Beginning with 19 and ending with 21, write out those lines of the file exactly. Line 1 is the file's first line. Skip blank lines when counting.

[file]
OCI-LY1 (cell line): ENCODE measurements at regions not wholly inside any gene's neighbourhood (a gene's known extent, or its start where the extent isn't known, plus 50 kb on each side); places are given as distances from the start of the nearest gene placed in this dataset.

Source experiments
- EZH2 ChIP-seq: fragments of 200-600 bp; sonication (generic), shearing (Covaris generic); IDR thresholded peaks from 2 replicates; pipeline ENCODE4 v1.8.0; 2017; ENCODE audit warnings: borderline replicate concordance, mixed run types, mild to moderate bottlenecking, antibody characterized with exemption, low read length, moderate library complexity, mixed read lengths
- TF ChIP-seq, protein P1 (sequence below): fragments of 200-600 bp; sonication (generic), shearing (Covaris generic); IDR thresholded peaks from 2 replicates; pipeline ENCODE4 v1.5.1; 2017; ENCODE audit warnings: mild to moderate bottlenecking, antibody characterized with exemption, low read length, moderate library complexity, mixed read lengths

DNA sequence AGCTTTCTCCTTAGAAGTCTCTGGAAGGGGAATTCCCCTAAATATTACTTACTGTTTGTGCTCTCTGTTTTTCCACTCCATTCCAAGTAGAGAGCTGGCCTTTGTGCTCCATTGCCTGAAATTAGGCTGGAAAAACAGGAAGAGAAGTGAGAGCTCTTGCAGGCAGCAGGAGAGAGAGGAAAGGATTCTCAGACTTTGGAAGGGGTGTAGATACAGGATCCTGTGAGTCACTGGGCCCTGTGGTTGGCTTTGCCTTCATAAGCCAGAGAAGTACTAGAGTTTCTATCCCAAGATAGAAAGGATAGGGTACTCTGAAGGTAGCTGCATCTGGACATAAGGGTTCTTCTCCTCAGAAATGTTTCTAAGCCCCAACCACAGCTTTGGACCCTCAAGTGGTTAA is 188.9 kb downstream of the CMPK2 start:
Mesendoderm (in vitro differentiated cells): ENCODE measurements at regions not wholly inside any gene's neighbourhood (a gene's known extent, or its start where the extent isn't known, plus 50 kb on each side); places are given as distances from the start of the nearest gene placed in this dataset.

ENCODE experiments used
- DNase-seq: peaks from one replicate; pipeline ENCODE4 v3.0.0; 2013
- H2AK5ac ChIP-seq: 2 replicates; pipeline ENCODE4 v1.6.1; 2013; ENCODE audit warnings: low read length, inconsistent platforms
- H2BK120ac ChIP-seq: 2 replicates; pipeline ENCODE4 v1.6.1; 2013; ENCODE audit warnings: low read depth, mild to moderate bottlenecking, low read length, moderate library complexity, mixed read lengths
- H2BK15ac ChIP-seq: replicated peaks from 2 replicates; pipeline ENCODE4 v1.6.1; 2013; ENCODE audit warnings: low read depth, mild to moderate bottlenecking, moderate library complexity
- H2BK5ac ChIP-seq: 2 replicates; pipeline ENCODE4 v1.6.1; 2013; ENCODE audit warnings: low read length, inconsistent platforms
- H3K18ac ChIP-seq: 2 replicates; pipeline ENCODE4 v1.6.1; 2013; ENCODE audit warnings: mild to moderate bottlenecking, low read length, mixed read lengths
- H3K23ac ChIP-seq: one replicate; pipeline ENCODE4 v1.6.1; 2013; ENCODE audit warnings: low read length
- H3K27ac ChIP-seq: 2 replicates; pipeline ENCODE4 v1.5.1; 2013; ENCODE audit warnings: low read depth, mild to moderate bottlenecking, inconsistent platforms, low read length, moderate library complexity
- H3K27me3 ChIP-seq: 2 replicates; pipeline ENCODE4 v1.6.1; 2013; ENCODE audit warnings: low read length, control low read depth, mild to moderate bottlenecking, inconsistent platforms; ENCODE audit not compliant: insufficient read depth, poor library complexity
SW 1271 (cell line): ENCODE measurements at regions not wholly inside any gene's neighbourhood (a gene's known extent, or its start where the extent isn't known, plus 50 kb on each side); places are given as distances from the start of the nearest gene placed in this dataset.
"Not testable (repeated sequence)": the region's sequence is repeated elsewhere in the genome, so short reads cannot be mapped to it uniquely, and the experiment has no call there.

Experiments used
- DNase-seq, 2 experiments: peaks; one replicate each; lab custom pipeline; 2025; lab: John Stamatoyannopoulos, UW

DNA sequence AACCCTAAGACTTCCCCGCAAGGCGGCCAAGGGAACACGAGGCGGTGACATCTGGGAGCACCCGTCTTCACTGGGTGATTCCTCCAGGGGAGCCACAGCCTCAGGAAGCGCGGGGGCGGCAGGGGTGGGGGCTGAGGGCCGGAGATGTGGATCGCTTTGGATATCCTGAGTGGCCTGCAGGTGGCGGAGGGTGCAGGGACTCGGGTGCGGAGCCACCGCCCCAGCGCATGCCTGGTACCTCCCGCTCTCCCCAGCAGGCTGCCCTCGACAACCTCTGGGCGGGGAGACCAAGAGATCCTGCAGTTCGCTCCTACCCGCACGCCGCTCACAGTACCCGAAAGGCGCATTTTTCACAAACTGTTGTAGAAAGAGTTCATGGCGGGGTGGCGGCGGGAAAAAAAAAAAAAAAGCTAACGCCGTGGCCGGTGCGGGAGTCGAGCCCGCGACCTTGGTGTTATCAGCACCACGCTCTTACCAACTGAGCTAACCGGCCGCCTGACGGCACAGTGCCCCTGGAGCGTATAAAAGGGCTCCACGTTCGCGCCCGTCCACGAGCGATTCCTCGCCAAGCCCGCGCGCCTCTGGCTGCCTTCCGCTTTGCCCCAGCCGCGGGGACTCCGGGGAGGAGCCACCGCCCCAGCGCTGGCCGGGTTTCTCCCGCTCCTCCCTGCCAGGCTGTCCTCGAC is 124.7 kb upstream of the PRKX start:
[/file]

Experiments used
- DNase-seq, 2 experiments: peaks; one replicate each; lab custom pipeline; 2025; lab: John Stamatoyannopoulos, UW

DNA sequence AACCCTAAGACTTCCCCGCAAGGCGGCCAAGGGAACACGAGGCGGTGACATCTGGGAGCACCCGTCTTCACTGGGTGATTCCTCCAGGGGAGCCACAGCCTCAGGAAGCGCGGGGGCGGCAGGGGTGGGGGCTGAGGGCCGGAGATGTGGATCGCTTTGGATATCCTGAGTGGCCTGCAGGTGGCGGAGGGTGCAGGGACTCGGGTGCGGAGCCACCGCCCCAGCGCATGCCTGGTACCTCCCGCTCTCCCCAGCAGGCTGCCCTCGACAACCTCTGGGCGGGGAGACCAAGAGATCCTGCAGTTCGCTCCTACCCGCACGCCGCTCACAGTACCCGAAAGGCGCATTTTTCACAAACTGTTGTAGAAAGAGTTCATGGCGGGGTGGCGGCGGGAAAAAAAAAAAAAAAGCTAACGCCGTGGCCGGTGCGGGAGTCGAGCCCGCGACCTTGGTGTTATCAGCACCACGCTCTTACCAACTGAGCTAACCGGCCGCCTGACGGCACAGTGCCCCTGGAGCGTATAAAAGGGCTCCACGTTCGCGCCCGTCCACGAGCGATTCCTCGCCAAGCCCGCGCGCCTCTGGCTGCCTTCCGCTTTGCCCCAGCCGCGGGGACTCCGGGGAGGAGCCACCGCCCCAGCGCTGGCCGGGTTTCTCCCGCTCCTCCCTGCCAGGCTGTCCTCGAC is 124.7 kb upstream of the PRKX start: